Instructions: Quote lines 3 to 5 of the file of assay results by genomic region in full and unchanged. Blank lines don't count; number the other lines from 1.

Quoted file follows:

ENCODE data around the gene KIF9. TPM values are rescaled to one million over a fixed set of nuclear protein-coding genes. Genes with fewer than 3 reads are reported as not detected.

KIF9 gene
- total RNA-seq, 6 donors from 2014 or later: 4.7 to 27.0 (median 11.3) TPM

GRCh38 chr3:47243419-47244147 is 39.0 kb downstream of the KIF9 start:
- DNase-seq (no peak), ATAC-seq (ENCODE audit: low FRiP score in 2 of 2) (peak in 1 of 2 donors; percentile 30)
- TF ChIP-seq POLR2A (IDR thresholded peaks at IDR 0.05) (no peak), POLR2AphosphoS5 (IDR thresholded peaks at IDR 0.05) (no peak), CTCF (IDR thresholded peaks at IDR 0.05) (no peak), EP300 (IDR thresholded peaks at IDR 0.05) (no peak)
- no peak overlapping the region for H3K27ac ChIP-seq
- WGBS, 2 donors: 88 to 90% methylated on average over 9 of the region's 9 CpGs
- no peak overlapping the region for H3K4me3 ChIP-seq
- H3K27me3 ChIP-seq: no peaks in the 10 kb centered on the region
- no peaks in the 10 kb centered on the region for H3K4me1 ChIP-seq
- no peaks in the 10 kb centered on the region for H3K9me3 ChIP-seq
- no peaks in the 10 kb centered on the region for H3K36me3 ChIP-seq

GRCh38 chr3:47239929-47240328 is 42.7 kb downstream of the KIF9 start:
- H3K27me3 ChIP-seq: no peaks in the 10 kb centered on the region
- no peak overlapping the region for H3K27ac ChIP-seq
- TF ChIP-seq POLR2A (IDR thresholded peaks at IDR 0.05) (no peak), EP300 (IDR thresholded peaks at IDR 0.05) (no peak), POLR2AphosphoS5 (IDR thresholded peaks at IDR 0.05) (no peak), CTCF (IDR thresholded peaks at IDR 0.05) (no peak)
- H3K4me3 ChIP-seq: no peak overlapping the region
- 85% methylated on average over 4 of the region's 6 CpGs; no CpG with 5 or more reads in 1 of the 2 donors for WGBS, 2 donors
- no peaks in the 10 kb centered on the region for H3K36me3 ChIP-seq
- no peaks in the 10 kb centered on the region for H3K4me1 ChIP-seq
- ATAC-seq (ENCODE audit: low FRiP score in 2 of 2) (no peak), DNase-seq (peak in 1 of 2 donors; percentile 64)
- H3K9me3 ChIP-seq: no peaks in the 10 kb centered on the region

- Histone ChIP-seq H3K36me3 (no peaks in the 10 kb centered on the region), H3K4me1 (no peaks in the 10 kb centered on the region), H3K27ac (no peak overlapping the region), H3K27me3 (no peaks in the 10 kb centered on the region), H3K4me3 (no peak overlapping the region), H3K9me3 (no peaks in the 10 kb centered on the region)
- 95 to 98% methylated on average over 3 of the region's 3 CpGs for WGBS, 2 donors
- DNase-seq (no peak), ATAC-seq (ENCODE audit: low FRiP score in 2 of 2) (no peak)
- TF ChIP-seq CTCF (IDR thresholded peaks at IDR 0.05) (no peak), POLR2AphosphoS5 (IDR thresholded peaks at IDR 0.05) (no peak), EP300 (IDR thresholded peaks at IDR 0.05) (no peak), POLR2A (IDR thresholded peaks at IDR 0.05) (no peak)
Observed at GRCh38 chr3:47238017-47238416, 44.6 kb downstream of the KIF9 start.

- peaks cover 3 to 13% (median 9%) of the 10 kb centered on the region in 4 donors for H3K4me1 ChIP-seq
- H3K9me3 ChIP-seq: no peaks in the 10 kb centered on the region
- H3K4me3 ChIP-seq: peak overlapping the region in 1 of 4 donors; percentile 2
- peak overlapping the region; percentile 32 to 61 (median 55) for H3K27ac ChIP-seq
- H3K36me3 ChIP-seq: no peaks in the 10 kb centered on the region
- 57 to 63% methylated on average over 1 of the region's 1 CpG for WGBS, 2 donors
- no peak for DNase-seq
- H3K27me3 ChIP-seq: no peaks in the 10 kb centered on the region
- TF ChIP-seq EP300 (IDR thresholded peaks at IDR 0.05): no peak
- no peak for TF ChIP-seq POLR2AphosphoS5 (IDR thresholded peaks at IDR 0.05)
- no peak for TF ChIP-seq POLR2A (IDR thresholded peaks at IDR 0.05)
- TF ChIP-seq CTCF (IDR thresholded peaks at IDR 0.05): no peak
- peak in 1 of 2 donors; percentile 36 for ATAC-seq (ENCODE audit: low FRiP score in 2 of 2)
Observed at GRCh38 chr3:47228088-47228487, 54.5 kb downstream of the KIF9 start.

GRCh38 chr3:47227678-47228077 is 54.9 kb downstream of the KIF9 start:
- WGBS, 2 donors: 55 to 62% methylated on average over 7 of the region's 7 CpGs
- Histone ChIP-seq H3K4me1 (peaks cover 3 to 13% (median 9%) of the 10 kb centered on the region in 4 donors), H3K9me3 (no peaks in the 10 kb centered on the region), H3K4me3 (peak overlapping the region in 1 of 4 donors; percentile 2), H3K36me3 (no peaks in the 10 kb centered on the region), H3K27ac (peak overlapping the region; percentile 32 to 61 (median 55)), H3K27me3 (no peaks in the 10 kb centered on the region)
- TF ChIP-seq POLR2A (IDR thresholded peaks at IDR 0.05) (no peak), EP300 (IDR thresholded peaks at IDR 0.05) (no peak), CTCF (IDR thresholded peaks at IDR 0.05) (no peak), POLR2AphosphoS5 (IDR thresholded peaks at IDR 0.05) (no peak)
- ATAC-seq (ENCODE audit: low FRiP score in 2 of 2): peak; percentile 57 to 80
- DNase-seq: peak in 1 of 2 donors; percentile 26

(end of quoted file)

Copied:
- total RNA-seq, 6 donors from 2014 or later: 4.7 to 27.0 (median 11.3) TPM

GRCh38 chr3:47243419-47244147 is 39.0 kb downstream of the KIF9 start:
- DNase-seq (no peak), ATAC-seq (ENCODE audit: low FRiP score in 2 of 2) (peak in 1 of 2 donors; percentile 30)